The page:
In recent months, many new stakeholders have emerged within the hearing health-care system, including retail chains, hearable and PSAP companies, and technology groups (e.g., Consumer Technology Association).
This article is in reponse from the editor to comments about the article titled, “The Impending Spondee Crisis: Audiology in the Age of the Millennial,” published at www.audiology.org (June 14, 2016), by author Frank Bialostozky.
The landscape of health care is continually changing and there is no part of the health-care system, including all providers that is not impacted by these changes. This impact extends to all patients, as they are facing larger out-of-pocket medical costs than ever before.
Author(s): John E. TeccaKristy K. DeitersGreg Flame
Part 1 provided a rationale for routine use of outcome measures. Part 2 discusses different ways in which the outcome survey has been used, and some information about the characteristics of the patients and the hearing aids they use.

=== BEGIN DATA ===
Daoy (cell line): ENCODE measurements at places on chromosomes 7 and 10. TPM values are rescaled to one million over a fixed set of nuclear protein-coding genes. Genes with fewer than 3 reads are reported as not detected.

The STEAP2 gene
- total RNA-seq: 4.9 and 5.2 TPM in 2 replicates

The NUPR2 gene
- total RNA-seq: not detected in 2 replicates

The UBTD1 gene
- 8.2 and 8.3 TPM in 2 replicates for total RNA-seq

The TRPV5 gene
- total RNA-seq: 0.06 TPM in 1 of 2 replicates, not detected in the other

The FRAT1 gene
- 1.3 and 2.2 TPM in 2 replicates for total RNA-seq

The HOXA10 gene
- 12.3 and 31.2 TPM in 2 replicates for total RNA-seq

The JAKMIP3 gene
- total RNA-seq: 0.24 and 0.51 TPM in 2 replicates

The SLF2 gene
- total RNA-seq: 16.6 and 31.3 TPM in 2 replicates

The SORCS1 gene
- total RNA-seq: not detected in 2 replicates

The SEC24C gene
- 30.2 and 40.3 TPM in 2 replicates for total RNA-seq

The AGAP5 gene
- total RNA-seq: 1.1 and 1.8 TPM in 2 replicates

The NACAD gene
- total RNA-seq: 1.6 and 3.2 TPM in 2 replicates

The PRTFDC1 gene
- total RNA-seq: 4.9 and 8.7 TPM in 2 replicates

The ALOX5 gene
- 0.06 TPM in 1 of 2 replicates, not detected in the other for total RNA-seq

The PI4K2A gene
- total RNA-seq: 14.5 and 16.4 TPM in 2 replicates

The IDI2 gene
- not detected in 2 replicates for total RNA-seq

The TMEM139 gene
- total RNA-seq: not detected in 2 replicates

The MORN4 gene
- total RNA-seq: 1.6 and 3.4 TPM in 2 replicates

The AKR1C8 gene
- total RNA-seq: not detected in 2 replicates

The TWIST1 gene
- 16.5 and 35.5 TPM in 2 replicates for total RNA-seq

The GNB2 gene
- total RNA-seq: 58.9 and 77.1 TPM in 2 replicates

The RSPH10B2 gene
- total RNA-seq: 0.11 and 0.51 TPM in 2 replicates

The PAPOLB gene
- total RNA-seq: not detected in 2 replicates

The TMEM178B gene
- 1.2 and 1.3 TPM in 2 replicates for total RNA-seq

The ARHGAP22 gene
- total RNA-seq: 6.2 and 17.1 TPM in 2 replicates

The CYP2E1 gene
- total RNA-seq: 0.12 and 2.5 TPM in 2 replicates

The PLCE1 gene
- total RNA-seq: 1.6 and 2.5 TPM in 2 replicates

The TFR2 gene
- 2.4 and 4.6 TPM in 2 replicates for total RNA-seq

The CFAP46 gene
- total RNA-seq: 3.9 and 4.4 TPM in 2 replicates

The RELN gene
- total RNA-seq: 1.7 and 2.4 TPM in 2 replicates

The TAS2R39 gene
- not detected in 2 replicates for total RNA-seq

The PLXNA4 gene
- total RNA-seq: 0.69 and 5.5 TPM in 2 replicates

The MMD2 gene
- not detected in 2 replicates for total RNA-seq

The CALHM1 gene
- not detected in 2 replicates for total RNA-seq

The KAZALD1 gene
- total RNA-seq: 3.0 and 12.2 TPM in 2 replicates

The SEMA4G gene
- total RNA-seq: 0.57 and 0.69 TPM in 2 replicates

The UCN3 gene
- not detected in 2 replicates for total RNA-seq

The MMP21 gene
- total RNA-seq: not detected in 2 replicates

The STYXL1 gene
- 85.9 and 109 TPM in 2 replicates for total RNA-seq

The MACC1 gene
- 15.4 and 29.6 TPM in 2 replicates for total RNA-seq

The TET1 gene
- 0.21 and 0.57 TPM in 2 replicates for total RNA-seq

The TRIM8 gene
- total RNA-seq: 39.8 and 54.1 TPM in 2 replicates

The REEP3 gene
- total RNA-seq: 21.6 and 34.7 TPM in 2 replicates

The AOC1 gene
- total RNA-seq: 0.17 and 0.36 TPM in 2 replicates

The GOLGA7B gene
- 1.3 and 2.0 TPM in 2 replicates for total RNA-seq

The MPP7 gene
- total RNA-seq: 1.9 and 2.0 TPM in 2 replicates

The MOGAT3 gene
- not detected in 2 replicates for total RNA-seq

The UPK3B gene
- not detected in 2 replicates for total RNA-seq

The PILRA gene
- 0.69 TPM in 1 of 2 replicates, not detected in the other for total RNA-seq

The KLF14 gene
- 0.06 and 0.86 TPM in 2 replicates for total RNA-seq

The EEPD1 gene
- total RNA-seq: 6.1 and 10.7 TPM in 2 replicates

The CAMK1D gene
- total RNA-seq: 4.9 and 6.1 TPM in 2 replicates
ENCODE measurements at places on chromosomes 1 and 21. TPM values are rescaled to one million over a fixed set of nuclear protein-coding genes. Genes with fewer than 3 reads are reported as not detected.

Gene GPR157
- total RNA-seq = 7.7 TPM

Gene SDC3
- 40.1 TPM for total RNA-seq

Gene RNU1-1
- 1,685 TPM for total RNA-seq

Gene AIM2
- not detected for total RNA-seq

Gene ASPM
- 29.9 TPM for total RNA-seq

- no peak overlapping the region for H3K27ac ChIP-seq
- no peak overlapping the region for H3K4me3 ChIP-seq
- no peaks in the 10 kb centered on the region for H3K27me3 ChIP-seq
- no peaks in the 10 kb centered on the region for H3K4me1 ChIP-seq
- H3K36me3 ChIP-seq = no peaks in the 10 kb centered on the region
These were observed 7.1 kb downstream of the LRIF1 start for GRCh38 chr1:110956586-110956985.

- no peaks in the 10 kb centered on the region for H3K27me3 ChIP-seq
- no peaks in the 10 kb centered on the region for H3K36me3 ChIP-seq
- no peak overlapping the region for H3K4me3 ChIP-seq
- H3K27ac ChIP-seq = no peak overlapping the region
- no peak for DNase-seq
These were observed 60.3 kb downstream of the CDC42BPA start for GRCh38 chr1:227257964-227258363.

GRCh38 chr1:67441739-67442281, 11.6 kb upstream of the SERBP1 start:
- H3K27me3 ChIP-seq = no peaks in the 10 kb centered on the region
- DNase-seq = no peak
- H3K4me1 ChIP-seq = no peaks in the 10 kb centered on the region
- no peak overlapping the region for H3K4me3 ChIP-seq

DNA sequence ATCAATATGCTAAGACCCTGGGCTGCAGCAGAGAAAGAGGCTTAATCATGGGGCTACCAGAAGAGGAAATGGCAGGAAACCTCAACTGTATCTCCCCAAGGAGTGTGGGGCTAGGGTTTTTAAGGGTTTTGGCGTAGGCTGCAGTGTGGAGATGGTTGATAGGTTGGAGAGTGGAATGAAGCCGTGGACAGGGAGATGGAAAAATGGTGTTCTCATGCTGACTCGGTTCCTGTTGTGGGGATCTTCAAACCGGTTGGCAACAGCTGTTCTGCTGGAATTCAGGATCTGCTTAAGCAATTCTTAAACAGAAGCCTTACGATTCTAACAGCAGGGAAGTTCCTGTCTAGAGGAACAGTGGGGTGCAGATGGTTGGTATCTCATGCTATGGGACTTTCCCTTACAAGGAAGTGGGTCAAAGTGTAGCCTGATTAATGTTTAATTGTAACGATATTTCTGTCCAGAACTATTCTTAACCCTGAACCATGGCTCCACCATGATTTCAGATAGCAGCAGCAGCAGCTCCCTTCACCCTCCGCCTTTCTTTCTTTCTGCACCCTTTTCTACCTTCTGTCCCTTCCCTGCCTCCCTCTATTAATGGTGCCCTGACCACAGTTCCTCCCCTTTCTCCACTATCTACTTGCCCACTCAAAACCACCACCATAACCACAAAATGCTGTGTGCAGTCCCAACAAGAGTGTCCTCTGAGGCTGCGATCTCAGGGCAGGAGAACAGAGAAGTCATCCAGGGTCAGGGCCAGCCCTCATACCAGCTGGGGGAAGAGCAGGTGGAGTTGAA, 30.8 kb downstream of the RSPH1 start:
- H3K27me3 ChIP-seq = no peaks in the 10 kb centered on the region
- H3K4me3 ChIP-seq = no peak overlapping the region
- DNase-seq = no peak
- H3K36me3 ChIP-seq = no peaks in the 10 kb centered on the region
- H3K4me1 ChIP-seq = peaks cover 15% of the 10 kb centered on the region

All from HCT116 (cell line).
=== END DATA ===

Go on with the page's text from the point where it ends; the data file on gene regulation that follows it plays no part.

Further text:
Audiologists possess amazing knowledge and skills that can change someone’s life, but we have had a difficult time spreading the word. The work we do day in and day out can truly enhance the quality of life of the individuals we serve.
As far as survival of the independent practitioner, Clayton Christensen’s model suggests that, in our case, the disruptive innovation is not the “corporatization of audiology,” rather the disruptive force is the failure of audiologists to unite to help themselves when confronted with extinction.
When posed with the question, “Why become an audiologist?” many of us have the same answer. It was not because the idea of working with hearing aids seemed thrilling or that we were yearning to fill out an audiogram on a daily basis.
The second annual Clinical Education Forum was held April 8, 2017, in Indianapolis during AudiologyNOW! This year, ACAE jointly collaborated with the Council of Academic Programs in Communication Sciences and Disorders (CAPCSD) in planning the program.